To report an error on an ATM or debit card, a consumer must write or telephone the financial institution within 60 days after the statement containing the error was sent. The consumer must provide his or her name and account number and must explain the error, including the nature of the error and the dollar amount and date in question. If the consumer reports the error by telephone, the financial institution may ask the consumer to send a written complaint within 10 business days. The financial institution must promptly investigate the error. If the financial institution takes more than 10 business days to complete its investigation, the financial institution is generally required to temporarily credit the amount in dispute to the consumer’s account. The financial institution has no more than 45 days to complete its investigation. If the financial institution concludes that no error occurred, it must explain in writing why it believes no error occurred and must inform the consumer that it has deducted any amount credited during the investigation.
Defective / Non-delivered Goods
Disputes regarding non-delivered goods or services are handled in the same manner as credit card billing errors. With regard to defective goods or services, the credit card issuer and the merchant are equally liable for the sale. If a consumer purchases a product or service with a credit card issued or controlled by the selling merchant (for example, a department store credit card), the consumer can assert his or her right to withhold payment, as long as the consumer has made a good faith attempt to solve the problem with the merchant.
If a defective product or service is purchased with a credit card issued by an entity other than the selling merchant (for example, a credit card issued by a bank), then the consumer may assert his or her right to withhold payment if a good-faith attempt is made to resolve the problem with the merchant, the sale was for more than $50, and the sale took place in the consumer’s home state or within 100 miles of the consumer’s home address.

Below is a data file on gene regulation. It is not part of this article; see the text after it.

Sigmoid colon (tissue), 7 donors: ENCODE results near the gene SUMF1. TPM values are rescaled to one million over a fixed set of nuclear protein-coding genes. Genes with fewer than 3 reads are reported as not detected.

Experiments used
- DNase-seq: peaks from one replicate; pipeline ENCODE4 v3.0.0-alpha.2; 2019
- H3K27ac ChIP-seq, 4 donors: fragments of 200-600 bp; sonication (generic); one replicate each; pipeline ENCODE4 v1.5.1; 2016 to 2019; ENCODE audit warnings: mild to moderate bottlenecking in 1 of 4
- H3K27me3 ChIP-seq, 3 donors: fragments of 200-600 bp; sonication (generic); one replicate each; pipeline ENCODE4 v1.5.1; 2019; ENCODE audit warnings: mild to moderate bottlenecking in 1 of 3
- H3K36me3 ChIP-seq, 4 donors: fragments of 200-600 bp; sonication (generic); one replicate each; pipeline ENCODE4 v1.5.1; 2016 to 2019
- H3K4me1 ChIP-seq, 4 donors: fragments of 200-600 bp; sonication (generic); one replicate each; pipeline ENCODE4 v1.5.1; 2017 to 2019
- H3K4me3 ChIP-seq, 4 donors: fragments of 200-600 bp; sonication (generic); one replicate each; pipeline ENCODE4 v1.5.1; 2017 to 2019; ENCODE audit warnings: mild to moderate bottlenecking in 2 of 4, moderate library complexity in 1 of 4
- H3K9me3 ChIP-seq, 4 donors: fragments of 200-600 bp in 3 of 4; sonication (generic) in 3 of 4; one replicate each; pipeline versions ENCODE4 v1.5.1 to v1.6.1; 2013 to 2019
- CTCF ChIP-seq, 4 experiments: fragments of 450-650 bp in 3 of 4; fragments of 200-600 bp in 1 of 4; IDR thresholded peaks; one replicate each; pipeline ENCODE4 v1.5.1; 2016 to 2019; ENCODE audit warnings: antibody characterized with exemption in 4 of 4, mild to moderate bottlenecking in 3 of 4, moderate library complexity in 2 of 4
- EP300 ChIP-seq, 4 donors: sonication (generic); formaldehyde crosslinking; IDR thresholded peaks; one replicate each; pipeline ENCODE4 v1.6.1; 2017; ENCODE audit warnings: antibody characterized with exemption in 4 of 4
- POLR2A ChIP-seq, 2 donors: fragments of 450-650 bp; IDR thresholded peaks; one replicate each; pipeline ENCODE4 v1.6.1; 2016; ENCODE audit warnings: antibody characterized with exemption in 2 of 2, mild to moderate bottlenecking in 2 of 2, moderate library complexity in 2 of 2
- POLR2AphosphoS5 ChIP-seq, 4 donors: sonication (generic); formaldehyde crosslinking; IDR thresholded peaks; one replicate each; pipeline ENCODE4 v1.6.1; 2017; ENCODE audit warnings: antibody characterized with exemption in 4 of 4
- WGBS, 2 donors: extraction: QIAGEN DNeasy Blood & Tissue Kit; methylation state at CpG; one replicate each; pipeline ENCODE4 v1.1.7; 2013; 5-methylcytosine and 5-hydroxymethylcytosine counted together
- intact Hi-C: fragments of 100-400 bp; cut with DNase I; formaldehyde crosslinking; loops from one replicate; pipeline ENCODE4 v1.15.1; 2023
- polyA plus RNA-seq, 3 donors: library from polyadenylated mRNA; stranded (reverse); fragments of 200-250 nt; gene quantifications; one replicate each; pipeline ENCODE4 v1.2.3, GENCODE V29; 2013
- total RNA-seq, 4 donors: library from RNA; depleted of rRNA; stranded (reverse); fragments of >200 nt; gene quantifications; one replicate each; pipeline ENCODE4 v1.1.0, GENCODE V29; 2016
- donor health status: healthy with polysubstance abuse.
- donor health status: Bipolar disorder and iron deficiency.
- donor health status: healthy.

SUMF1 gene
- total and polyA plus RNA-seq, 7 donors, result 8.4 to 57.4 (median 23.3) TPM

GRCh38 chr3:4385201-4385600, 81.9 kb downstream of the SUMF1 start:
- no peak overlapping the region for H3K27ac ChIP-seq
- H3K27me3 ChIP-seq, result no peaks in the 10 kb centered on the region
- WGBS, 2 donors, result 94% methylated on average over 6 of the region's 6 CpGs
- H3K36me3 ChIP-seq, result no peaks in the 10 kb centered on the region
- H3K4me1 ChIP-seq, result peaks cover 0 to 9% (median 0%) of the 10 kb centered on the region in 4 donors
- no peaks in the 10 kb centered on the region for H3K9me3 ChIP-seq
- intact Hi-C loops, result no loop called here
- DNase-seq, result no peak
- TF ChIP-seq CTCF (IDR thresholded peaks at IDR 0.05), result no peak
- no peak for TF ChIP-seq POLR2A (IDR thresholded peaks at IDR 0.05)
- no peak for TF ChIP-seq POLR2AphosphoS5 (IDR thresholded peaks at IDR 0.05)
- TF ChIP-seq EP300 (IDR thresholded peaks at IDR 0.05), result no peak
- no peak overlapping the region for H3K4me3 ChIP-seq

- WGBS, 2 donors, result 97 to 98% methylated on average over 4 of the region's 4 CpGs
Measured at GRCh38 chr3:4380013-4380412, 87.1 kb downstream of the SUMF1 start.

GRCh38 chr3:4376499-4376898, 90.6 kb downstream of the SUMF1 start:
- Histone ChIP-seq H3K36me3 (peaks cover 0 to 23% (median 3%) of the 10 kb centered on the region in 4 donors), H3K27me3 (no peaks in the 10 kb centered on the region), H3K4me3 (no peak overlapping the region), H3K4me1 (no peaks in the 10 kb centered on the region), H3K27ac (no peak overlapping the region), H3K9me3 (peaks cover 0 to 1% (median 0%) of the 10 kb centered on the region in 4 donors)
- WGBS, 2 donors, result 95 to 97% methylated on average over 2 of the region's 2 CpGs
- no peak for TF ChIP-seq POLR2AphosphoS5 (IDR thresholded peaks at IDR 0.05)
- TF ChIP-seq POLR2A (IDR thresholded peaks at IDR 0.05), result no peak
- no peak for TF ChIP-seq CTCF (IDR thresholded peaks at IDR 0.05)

As noted above, in some cases, banks have more generous policies than those required by federal law, so it is always in the consumer’s best interest to dispute any charge for undelivered or defective products that were paid for by credit card.
Federal law does not give consumers the right to stop payments related to the purchase of a defective or non-delivered product or service. In this regard, using a debit/ATM card is just like paying with cash. For additional information or to file a complaint, contact the Minnesota Attorney General’s Office as follows:
Office of Minnesota Attorney General Lori Swanson
445 Minnesota Street, Suite 1400
St. Paul, MN 55101
651-296-3353 or 800-657-3787
TTY: 651-297-7206 or TTY: 800-366-4812
Free Trial Offers Usually Have Strings Attached
Companies often use free trial offers as gimmicks to dupe consumers into unwittingly paying for ongoing monthly charges for products or services of little value. The bottom line is this: companies are not in the business of giving things away for free, and they only use free trial offers because they want to sell you a paid product or service.
Gift Card Scams
The truth is, you can rarely get something for free. The gift card scam offers "free" gift cards and gas cards and consumers who respond to the offers are asked to provide personal information. The goal of the scam artist is simple: get personal financial information and sell it to thieves, simply steal the identity of the victim, or charge people money for things they do not need.
Credit reports include information about a person's account and repayment history. Information in a credit report impacts how much a person pays for loans and other credit and sometimes whether a person can get credit.